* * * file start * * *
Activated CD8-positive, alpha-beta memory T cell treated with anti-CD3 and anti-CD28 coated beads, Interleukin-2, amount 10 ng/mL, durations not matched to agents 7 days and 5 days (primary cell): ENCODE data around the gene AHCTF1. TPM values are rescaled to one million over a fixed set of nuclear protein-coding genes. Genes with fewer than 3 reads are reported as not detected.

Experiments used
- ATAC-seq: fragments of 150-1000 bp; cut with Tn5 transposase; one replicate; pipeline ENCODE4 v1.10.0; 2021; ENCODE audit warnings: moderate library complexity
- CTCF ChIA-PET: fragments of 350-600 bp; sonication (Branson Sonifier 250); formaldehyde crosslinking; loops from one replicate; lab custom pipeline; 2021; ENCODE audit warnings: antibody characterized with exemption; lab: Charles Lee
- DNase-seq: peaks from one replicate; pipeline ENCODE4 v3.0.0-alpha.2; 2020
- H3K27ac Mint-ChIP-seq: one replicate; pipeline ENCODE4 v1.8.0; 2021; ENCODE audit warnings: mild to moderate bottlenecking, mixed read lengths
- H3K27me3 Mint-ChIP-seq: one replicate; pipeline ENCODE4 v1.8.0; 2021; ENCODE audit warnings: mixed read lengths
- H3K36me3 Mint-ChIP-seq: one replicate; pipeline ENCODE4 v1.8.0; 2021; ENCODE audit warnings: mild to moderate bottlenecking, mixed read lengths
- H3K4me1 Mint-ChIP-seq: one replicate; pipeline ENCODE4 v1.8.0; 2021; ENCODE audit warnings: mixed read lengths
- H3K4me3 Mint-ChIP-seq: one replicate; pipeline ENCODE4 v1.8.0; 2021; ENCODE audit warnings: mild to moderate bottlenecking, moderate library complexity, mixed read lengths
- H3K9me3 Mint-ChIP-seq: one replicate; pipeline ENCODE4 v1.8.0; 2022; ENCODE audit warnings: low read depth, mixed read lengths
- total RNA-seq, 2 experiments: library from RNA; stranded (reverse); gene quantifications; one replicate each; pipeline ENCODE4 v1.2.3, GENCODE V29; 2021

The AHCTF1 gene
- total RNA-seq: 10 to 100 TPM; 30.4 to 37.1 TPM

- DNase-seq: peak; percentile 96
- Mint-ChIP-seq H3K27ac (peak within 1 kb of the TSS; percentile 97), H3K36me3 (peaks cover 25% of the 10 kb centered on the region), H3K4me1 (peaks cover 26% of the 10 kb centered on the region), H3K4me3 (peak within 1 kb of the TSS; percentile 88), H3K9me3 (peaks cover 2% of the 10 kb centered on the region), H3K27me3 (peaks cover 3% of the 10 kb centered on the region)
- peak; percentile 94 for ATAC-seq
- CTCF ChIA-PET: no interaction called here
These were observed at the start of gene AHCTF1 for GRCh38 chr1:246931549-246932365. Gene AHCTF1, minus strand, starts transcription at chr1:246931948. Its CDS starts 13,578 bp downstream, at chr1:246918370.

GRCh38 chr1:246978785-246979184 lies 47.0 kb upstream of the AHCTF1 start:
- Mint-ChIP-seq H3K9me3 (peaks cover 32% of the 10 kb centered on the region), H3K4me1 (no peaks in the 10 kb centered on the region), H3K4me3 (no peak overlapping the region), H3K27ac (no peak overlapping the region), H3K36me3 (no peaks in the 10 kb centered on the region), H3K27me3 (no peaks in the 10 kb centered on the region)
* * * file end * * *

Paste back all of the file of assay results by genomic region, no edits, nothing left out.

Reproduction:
Activated CD8-positive, alpha-beta memory T cell treated with anti-CD3 and anti-CD28 coated beads, Interleukin-2, amount 10 ng/mL, durations not matched to agents 7 days and 5 days (primary cell): ENCODE data around the gene AHCTF1. TPM values are rescaled to one million over a fixed set of nuclear protein-coding genes. Genes with fewer than 3 reads are reported as not detected.

Experiments used
- ATAC-seq: fragments of 150-1000 bp; cut with Tn5 transposase; one replicate; pipeline ENCODE4 v1.10.0; 2021; ENCODE audit warnings: moderate library complexity
- CTCF ChIA-PET: fragments of 350-600 bp; sonication (Branson Sonifier 250); formaldehyde crosslinking; loops from one replicate; lab custom pipeline; 2021; ENCODE audit warnings: antibody characterized with exemption; lab: Charles Lee
- DNase-seq: peaks from one replicate; pipeline ENCODE4 v3.0.0-alpha.2; 2020
- H3K27ac Mint-ChIP-seq: one replicate; pipeline ENCODE4 v1.8.0; 2021; ENCODE audit warnings: mild to moderate bottlenecking, mixed read lengths
- H3K27me3 Mint-ChIP-seq: one replicate; pipeline ENCODE4 v1.8.0; 2021; ENCODE audit warnings: mixed read lengths
- H3K36me3 Mint-ChIP-seq: one replicate; pipeline ENCODE4 v1.8.0; 2021; ENCODE audit warnings: mild to moderate bottlenecking, mixed read lengths
- H3K4me1 Mint-ChIP-seq: one replicate; pipeline ENCODE4 v1.8.0; 2021; ENCODE audit warnings: mixed read lengths
- H3K4me3 Mint-ChIP-seq: one replicate; pipeline ENCODE4 v1.8.0; 2021; ENCODE audit warnings: mild to moderate bottlenecking, moderate library complexity, mixed read lengths
- H3K9me3 Mint-ChIP-seq: one replicate; pipeline ENCODE4 v1.8.0; 2022; ENCODE audit warnings: low read depth, mixed read lengths
- total RNA-seq, 2 experiments: library from RNA; stranded (reverse); gene quantifications; one replicate each; pipeline ENCODE4 v1.2.3, GENCODE V29; 2021

The AHCTF1 gene
- total RNA-seq: 10 to 100 TPM; 30.4 to 37.1 TPM

- DNase-seq: peak; percentile 96
- Mint-ChIP-seq H3K27ac (peak within 1 kb of the TSS; percentile 97), H3K36me3 (peaks cover 25% of the 10 kb centered on the region), H3K4me1 (peaks cover 26% of the 10 kb centered on the region), H3K4me3 (peak within 1 kb of the TSS; percentile 88), H3K9me3 (peaks cover 2% of the 10 kb centered on the region), H3K27me3 (peaks cover 3% of the 10 kb centered on the region)
- peak; percentile 94 for ATAC-seq
- CTCF ChIA-PET: no interaction called here
These were observed at the start of gene AHCTF1 for GRCh38 chr1:246931549-246932365. Gene AHCTF1, minus strand, starts transcription at chr1:246931948. Its CDS starts 13,578 bp downstream, at chr1:246918370.

GRCh38 chr1:246978785-246979184 lies 47.0 kb upstream of the AHCTF1 start:
- Mint-ChIP-seq H3K9me3 (peaks cover 32% of the 10 kb centered on the region), H3K4me1 (no peaks in the 10 kb centered on the region), H3K4me3 (no peak overlapping the region), H3K27ac (no peak overlapping the region), H3K36me3 (no peaks in the 10 kb centered on the region), H3K27me3 (no peaks in the 10 kb centered on the region)